WordPress Getting started with WordPress WordPress Themes


Mapping URLs to specific templates

To fully grasp WordPress themes, you must understand two primary concepts:

  1. Permalinks
  2. The Template Hierarchy

A permalink is a permanent, non-changing URL (or link, to a specific resource. For instance:

  • example.com/about-us/ (a Page in WP)
  • example.com/services/ (a listing of multiple items, also called an "archive" in WP lingo)
  • example.com/services/we-can-do-that-for-you/ (an individual item)

When a user requests a URL, WordPress reverse-engineers the permalink to figure out which template should control its layout. WordPress looks for the various template files that could control this particular piece of content, and ultimately gives preference to the most specific one it finds. This is known as the Template Hierarchy.

Once WP finds the matching view template in the hierarchy, it uses that file to process and render the page.

For example: index.php (the default, "catch-all" template) will be overridden by archive.php (the default template for list-based content), which will in turn be overridden by archive-services.php (a template file specifically for the archive named "services").

Here is a great visual reference for the Template Hierarchy

Basic Theme Directory Structure

A simple theme looks something like this:

    // Theme CSS

    // Custom functionality for your theme

    // Partials to include in subsequent theme files

    // "Archives", (listing views that contain multiple posts)

    // Individual content pages
    // Note that home and frontpage templates are not recommended
    // and they should be replaced by page templates

    // Misc. Utility Pages
    index.php (a catch-all if nothing else matches)

Example of a "Single" (template for an individual post)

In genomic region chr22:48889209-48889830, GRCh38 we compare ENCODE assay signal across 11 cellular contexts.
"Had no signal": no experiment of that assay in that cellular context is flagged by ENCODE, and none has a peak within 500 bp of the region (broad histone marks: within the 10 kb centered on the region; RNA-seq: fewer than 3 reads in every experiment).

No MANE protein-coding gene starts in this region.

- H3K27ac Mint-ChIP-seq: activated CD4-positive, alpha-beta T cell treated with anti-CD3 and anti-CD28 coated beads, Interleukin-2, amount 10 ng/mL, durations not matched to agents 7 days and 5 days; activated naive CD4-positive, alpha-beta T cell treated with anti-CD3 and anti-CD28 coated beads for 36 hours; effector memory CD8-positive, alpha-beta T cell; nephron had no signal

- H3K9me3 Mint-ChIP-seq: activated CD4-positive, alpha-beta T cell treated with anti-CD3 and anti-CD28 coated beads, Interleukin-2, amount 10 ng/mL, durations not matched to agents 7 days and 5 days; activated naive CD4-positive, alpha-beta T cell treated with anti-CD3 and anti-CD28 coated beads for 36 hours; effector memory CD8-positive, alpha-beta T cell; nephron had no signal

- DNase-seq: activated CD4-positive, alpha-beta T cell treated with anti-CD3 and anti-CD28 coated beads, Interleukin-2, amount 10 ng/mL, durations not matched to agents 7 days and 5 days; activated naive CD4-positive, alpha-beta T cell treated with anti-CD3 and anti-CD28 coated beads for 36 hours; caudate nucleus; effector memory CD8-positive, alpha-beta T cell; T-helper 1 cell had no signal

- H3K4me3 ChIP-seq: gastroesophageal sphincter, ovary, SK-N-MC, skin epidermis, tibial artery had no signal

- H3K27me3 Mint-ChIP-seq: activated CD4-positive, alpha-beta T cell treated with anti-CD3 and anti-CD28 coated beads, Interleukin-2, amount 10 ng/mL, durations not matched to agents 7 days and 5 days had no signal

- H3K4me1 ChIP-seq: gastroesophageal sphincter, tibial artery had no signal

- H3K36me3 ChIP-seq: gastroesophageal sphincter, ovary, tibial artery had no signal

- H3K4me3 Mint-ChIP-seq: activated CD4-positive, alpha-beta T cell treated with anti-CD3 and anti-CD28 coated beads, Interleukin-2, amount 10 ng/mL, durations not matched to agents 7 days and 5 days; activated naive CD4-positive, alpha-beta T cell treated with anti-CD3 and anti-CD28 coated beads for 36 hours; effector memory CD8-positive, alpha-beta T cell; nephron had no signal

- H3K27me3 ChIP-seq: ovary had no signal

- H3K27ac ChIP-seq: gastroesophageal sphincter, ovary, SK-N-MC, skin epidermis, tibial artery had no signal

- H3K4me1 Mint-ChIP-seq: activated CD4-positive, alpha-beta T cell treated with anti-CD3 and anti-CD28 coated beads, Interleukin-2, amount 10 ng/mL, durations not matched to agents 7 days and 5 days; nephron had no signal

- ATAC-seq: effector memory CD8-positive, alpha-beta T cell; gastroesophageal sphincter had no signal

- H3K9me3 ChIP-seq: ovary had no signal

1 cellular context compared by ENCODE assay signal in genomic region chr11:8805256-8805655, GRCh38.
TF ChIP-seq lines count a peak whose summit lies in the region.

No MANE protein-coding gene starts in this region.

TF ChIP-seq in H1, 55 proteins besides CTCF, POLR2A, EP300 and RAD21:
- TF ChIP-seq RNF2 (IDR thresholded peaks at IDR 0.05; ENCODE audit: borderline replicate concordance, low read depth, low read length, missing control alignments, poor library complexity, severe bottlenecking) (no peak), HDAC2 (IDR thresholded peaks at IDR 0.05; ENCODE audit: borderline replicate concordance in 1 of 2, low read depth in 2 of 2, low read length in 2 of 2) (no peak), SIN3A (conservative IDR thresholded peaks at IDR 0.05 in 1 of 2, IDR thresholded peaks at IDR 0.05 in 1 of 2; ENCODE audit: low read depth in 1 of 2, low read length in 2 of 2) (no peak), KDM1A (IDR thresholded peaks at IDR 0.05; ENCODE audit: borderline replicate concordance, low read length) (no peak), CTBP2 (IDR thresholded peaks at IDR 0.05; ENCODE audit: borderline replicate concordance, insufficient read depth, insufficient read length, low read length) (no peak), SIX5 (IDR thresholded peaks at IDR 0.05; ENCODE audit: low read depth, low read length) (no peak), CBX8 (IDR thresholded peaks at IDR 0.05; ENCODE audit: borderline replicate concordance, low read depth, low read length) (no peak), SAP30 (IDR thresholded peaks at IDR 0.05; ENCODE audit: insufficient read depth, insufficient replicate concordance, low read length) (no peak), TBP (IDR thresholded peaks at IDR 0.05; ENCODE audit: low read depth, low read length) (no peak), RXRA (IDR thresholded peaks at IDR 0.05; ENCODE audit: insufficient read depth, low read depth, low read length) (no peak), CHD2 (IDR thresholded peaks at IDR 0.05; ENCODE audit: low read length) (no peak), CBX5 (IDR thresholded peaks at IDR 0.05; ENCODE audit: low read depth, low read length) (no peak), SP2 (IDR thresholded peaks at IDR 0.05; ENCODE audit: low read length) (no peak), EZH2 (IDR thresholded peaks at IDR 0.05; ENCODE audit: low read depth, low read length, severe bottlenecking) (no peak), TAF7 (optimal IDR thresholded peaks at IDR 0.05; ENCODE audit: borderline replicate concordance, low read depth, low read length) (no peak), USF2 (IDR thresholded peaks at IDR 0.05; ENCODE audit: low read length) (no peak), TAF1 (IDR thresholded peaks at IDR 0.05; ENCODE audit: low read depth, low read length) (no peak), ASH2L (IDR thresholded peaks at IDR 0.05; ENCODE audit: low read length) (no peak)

<?php get_header(); ?>

<?php if ( have_posts() ) while ( have_posts() ) : the_post(); ?>
    <h1><?php the_title(); ?></h1>
    <?php the_content(); ?>
    <?php comments_template( '', true ); ?>
<?php endwhile; ?>

<?php get_sidebar(); ?>
<?php get_footer(); ?>

What's happening here? First, it loads header.php (similar to a PHP include or require), sets up The Loop, displays the_title and the_content, then includes comments.php, sidebar.php, and footer.php. The Loop does the heavy lifting, setting up a Post object, which contains all the information for the currently-viewed content.

Example of an "Archive" (template for a list of multiple posts)

<?php get_header(); ?>

<?php if ( have_posts() ) while ( have_posts() ) : the_post(); ?>
    <a href="<?php the_permalink(); ?>"<?php the_title(); ?></a>
    <?php the_excerpt(); ?>
<?php endwhile; ?>

    next_posts_link( 'Older Entries', $the_query->max_num_pages );
    previous_posts_link( 'Newer Entries' );

<?php get_sidebar(); ?>
<?php get_footer(); ?>

First, it includes header.php, sets up The Loop, and includes sidebar.php, and footer.php. But in this case there are multiple posts in the loop, so instead an excerpt is shown with a link to the individual post. next_posts_link and previous_posts_link are also included so the archive can paginate results.

Posts, Pages, Custom Post Types, and Custom Fields

Out of the box, WordPress supports two types of content: Posts and Pages. Posts are typically used for non-hierarchical content like blog posts. Pages are used for static, standalone content like an About Us page, or a company's Services page with nested sub-pages underneath.

As of version 3.0, developers can define their own custom post types to extend the functionality of WordPress beyond just the basics. In addition to custom post types, you can also create your own custom fields to attach to your posts/pages/custom post types, allowing you to provide a structured way of adding and accessing metadata within your templates. See: Advanced Custom Fields.